I’m sorry for my lack of posts lately! I have been very busy in the past few weeks and actually left Sydney four days ago to travel throughout parts of South-East Asia for three weeks. I promise I will make up for it though as I have many things to share about my trip already! So, let me begin by sharing my thoughts about the Cambodian culture.
Cambodia’s capital, Phnom Penh, is an amazing city. It’s a place of extremes, chaos but one that somehow captivates you through the charming faces of its people. At first, I had trouble getting used to the chaotic atmosphere of the city – the traffic is absolutely crazy, local markets are very busy, rubbish and strong smells submerge every street corner and the look of the many beggars’ faces is impossible to escape or forget. However, I soon became much more comfortable walking throughout these busy streets as, somehow, I felt welcomed and safe.
By visiting the Tuol Sleng Geneocide Musem and the Killing Fields I was exposed to some of the hardest things I have ever seen/heard in my life. Our guide, Ly, shared some intimate life stories with us and I realised how almost every person living in Cambodia today has been affected either directly or indirectly by the horrors of the past. Even if you were not directly arrested by the Khmer Rouge, members of your family or friends were (note that you were arrested for simply being educated, for having a job or for being against the government, etc). Even if you were too young to be arrested your youth was still shattered. For example, Ly explained to us that when the Khmer Rouge took power he was only aged three years old and he was taken away from his family. He was forced to work in rice fields where he was fed once a day a tiny portion of rice (1kg of rice was served to 100 children). The conditions of work were very harsh as in summer the heat was unbearable and during the monsoon season disease were very common in the wet fields while leaches would grab on to your feet as you were harvesting. Miraculously, Ly was found by his mother at 7 years old (after the fall of the Khmer Rouge and the Vietnamese entered into Cambodia), thanks to a photograph of Ly which was previously kept by his mother throughout the years of separation and terror. A few years onwards, one of Ly’s brother stepped on a land mine and lost his foot – sadly, he was only one of the many victims of the mines (note: the land mines were placed to stop Cambodians from escaping to neighbouring countries).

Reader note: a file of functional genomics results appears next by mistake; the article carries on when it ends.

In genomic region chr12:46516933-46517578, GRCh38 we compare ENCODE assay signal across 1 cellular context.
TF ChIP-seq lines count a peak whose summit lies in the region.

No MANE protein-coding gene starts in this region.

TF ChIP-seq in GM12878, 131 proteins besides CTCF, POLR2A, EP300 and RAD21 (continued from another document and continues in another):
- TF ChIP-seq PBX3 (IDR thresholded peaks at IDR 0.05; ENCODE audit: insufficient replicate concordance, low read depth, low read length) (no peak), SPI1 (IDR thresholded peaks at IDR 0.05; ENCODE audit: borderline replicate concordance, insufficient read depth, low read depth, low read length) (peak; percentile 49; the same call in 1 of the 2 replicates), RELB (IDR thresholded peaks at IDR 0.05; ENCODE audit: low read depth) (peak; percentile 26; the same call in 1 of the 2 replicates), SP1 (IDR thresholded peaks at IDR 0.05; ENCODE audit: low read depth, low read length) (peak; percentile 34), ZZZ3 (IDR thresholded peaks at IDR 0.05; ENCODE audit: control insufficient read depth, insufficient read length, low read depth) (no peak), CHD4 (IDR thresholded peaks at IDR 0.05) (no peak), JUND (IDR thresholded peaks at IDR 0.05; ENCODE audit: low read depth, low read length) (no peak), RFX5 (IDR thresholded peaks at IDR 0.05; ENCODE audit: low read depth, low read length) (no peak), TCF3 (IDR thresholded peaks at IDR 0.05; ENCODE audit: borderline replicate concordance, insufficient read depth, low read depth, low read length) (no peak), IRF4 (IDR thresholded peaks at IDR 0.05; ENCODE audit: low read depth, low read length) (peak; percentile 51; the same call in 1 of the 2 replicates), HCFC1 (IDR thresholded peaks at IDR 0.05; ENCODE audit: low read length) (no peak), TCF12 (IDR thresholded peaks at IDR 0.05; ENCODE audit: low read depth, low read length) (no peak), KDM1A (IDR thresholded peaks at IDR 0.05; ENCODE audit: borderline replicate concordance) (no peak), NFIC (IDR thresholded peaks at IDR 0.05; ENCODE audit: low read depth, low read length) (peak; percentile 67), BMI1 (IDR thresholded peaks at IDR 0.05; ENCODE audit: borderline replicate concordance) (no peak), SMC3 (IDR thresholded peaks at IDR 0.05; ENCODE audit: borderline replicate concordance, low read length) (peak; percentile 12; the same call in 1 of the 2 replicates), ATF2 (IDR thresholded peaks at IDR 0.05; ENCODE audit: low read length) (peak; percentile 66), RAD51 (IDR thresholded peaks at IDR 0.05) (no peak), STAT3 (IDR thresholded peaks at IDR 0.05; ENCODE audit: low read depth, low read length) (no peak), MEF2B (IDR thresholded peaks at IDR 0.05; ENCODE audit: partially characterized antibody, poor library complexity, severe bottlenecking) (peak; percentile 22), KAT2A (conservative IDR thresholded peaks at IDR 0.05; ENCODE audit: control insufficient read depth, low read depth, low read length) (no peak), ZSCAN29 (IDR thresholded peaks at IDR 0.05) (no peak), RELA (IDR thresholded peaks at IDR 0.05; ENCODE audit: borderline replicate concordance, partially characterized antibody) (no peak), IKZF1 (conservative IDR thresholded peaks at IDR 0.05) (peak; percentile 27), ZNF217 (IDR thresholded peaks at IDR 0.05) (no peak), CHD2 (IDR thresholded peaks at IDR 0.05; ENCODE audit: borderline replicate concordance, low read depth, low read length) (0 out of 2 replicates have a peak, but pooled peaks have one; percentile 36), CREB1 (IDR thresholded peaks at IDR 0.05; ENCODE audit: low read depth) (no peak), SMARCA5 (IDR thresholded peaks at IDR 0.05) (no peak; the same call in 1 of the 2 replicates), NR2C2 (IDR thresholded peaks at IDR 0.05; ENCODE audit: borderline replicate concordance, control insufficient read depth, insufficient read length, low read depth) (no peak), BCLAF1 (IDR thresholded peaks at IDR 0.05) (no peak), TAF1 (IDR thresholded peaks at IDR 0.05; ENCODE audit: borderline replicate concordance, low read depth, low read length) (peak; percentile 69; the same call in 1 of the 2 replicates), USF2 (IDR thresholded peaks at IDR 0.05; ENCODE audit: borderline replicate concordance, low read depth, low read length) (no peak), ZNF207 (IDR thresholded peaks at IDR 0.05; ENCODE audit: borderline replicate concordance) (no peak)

I could go on and on about the shocking information that I learnt in Cambodia. The most depressing part of it all was that, firstly, these horrific events happened not so long ago and, secondly, most people have no idea about any of it and will never even find out because the Cambodian history is not taught in schools much. So even though there is nothing I can really do to change what happened in the past I feel that learning about it at least gives me the opportunity to treasure what I have and to support good causes which work towards building a better future for Cambodia.
I preferred the town of Siem Reap over Phnom Penh. Maybe because it was a bit less busy than the capital and the streets were very charming. One of the best areas was ‘Pub Street’ as well as the Old Markets (one of the best markets I have ever been too – cheap and clean!) But Siem Reap is mostly known for the many temples and most notably Angkot Wat which is definitely worth visiting. The sunrise is extraordinary and well worth waking up at 4:45am for!
Summary of the sights and activities I would recommend you to do if you are going to Phnon Penh and Siem Reap on a small budget:
– Tuol Sleng, Museum
– Killing Fields of Chorung Ek
– Royal Palace
– Angkor Wat
– Angkor Thom City Bayon
– Elephant terrace to watch sunset (note: the sunset is not as impressive as the sunrise at Angkor Wat but the elephant terrace is one of the best places to watch the sunset)
– Jungle Temple
– Banteay Srey Temple
– ACCB (Angkor Centre for Conservation and Biodiversity) http://www.accb-cambodia.org/en/news.php?id=2
– Cooking class at the Temple Club located on Pub Street (only costs $10 and includes starter, meal, desert, t-shirt and visit to local markets – I will discuss this more in details in my next post!)
That’s it for me! I hope this post gave you a concise insight of Cambodia’s culture and the activities you can do when visiting the country’s two largest cities!
For some more detailed information about these two places visit these two useful traveling websites:
Coming soon: Guide to eating and accommodation for Phnom Penh and Siem Reap :)